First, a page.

I passed my written test and got ready for the driving test… I failed it. I forgot to signal on a road that took a sharp right (the only way to go, but still a “turn”) and my turns were too wide. So I practiced a little bit with my sister’s car before she protested too much. I did take the test again and passed.
But, then what? It was back home to that land mass of a car that I couldn’t drive. Then the tables turn. Dad wanted to get a car that was not a family vehicle. He got a Pontiac Firebird. Suddenly I thought more about driving and finally wore him down and started driving… this was when I was a senior in high school; two years after I could have gotten my license. I loved that car!
I was a late bloomer behind the wheel but I finally got comfortable driving. Now in my battle with anxiety I have issues in heavy traffic and will not take the interstate at 70 mph, instead taking the highways at the slower 55 mph. And I still won’t drive a big car!
I found something… that’s what I told my husband. Of course I had already found the lump weeks before that. I kept quiet because I didn’t want to ruin our anniversary and I couldn’t see worrying him if it was nothing to worry about. But when it went past a mammogram, to an ultrasound, and then a needle biopsy, I wanted, no needed, someone to lean on.
The doctors would call me just hours before I was going to go out of town for the weekend and tell me the results were “worrisome.” I scheduled an out patient surgery and my journey with breast cancer at just 36 began.
I battled through chemo and radiation. Lost my hair and wore mostly funky bandannas. I slept, a LOT. The fatigue was intense. Worked through almost all of it. And discovered some friends that really stepped up to help me.
It was almost a year from discovery to the end of treatments. But now I can say I am a 16 year survivor. Grateful for every year I get!
I come from a family of readers. Both my parent read a lot, both my grandmothers were avid readers and I remember my grandfather reading the Omaha newspaper front to back everyday.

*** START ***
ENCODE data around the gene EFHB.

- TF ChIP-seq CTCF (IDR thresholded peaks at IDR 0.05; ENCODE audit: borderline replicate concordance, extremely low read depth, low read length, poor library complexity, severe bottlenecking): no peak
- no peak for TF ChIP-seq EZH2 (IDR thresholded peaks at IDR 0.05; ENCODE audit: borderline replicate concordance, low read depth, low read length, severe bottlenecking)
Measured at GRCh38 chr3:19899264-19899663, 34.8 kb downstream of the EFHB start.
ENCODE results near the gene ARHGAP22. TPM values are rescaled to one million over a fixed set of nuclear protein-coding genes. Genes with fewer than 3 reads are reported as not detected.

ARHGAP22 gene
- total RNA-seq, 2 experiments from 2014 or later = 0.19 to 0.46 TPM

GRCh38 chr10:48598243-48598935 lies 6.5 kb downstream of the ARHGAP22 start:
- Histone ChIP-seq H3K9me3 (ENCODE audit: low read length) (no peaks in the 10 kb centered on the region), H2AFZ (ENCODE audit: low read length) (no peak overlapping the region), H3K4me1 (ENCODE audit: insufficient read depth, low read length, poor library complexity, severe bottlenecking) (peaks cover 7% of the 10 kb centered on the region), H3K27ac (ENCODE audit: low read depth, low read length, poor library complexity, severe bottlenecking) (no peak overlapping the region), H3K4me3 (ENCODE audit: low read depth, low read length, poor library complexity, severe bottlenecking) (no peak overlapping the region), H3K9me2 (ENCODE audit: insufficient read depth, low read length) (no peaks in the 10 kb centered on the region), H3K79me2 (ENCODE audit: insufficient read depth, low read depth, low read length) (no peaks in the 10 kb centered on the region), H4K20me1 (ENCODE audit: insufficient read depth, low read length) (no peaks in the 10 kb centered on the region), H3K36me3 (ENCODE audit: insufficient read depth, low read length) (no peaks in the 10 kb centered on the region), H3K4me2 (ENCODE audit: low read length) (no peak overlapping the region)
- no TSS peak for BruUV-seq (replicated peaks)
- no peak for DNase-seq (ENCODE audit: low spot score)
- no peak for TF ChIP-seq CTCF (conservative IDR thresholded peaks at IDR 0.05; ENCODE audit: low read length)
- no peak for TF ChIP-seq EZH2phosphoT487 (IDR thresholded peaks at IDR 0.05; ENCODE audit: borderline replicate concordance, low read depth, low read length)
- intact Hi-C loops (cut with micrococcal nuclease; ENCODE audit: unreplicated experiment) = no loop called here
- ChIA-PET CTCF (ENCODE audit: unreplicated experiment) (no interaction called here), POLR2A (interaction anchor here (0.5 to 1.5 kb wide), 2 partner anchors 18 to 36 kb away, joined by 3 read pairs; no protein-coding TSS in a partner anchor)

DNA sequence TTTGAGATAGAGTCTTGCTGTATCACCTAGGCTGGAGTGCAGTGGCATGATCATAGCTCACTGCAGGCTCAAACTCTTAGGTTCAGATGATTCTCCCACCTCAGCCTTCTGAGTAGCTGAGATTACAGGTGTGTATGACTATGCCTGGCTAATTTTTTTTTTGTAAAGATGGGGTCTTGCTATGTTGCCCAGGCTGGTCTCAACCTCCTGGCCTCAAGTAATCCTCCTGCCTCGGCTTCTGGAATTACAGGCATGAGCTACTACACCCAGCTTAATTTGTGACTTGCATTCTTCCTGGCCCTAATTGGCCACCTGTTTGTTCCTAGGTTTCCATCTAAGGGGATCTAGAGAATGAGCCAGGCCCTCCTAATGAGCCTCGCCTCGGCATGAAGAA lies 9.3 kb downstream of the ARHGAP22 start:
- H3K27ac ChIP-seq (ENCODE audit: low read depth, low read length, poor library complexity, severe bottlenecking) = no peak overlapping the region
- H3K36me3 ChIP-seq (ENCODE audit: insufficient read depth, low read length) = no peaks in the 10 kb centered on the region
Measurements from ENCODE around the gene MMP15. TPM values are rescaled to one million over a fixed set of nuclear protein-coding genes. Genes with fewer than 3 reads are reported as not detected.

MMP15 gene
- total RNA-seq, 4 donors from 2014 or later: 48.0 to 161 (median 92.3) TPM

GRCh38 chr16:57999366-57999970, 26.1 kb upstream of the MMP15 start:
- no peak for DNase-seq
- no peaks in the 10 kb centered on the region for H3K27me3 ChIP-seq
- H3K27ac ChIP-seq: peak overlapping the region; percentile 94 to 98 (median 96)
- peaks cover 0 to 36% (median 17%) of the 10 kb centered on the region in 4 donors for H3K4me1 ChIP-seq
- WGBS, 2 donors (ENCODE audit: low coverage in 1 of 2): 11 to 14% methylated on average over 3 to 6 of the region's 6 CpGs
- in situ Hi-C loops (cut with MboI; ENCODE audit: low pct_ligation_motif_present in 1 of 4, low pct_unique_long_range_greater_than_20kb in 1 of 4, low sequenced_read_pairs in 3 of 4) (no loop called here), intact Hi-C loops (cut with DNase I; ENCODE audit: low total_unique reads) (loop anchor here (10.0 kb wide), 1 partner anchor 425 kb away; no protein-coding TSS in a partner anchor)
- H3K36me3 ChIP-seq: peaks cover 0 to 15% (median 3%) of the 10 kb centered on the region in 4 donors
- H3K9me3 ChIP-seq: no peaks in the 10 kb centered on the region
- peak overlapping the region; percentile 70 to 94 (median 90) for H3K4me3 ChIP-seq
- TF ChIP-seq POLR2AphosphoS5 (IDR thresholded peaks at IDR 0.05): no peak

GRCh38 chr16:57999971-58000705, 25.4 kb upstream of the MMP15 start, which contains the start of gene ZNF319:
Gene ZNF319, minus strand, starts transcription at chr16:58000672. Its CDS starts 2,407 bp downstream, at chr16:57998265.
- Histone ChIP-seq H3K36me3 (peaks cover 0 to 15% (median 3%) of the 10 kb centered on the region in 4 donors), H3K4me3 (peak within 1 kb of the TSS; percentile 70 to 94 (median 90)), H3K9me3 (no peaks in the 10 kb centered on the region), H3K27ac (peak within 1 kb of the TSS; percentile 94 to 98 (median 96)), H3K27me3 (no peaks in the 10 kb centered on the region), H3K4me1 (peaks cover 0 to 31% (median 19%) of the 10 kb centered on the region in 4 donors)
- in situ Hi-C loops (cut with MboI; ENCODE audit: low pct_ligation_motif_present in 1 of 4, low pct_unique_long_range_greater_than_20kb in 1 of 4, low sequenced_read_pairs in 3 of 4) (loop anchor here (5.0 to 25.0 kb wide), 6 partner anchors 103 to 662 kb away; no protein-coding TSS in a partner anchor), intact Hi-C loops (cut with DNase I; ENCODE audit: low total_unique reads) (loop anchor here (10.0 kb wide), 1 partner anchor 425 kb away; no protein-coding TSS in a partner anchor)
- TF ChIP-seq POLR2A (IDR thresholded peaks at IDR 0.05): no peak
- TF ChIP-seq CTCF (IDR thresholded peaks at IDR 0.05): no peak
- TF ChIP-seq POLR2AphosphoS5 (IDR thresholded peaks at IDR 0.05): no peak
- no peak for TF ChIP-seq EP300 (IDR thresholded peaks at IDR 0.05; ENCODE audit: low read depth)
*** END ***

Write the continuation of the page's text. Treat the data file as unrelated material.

I would have to say that Judy Blume was a big influence in my love of reading. There were other books I remember from growing up, No Flying in the House, Going Crazy, and Little House in the Big Woods. Then my Dad introduced me to suspense, thrillers and science fiction/fantasy. I found Stephen King, V. C. Andrews, and Piers Anthony.
Lately with my chronic fatigue I find it hard to read as much as I used to. But, I read a lot here on WordPress and I occasionally listen to audio books. I have been so behind on blogs until this weekend there was not a lot of spare time to read. Now I hope to get to the Bruce Springsteen autobiography and the book Strange Weather by Joe Hill (he is one of my favorite authors), but first I promised my daughter (who reads more than anyone I know) I would read a book she bought on Kindle.
I have given it much thought and I think I will pick a topic of sorts. Basically a chance for you to get to know me a little bit better. Each day I will pick something about me to write about. I hope you enjoy this little challenge, I think I will.
A is for Agate
When I was young we had a friend whose dog had puppies. They were a mix of a Pekingese and a Poodle, a Peekapoo. We brought one home and waited to see how he interacted with the cats we already had. But first we had to name him.
My dad came up with the name of Agate. I only knew of it as a type of stone. There is also the definition from the word origins that meant a diminutive person… that is what Dad said would fit this little dog perfectly.
He was a good little watch dog and ate more cat food than dog food. He was very protective and would growl at a couple of my friends when they came over, never bite only threatened.
Sadly my Mom had him taken to the animal shelter when we got new carpet. She did it while I was in school and I never got a chance to say goodbye. I still miss my little Agate.